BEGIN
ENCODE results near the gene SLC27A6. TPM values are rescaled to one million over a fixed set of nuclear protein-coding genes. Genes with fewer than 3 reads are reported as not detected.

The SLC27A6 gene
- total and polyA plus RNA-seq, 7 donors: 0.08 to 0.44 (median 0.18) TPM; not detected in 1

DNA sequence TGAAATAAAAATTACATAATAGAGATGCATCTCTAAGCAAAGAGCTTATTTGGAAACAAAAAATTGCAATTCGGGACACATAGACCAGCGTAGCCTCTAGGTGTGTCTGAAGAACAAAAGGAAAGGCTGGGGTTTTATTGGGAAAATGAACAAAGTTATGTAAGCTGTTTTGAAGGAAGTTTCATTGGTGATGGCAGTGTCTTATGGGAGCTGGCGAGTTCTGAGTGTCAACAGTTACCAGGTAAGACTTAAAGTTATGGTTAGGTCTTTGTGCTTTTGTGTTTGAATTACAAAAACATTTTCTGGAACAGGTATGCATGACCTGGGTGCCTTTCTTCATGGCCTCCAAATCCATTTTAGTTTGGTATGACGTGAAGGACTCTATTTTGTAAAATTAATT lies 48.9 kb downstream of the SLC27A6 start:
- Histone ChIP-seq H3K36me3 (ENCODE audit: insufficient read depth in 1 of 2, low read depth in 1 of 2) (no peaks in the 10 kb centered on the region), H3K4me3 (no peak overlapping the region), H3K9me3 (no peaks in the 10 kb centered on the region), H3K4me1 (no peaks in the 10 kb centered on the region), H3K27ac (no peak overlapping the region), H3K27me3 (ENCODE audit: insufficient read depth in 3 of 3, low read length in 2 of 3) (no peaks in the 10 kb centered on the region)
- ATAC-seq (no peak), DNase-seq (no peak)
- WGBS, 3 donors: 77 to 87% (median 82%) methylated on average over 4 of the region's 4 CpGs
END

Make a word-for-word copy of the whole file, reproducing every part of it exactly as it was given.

ENCODE results near the gene SLC27A6. TPM values are rescaled to one million over a fixed set of nuclear protein-coding genes. Genes with fewer than 3 reads are reported as not detected.

The SLC27A6 gene
- total and polyA plus RNA-seq, 7 donors: 0.08 to 0.44 (median 0.18) TPM; not detected in 1

DNA sequence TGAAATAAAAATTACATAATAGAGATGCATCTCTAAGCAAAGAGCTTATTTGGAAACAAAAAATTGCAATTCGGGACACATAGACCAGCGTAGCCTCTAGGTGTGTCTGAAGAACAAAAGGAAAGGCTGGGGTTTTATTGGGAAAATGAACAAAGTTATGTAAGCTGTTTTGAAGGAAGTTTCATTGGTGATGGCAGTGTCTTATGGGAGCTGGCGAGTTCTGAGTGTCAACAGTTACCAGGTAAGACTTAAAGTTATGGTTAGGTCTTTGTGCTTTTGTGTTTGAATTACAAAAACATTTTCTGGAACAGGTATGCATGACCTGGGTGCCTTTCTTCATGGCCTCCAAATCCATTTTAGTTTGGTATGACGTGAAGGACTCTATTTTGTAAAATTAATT lies 48.9 kb downstream of the SLC27A6 start:
- Histone ChIP-seq H3K36me3 (ENCODE audit: insufficient read depth in 1 of 2, low read depth in 1 of 2) (no peaks in the 10 kb centered on the region), H3K4me3 (no peak overlapping the region), H3K9me3 (no peaks in the 10 kb centered on the region), H3K4me1 (no peaks in the 10 kb centered on the region), H3K27ac (no peak overlapping the region), H3K27me3 (ENCODE audit: insufficient read depth in 3 of 3, low read length in 2 of 3) (no peaks in the 10 kb centered on the region)
- ATAC-seq (no peak), DNase-seq (no peak)
- WGBS, 3 donors: 77 to 87% (median 82%) methylated on average over 4 of the region's 4 CpGs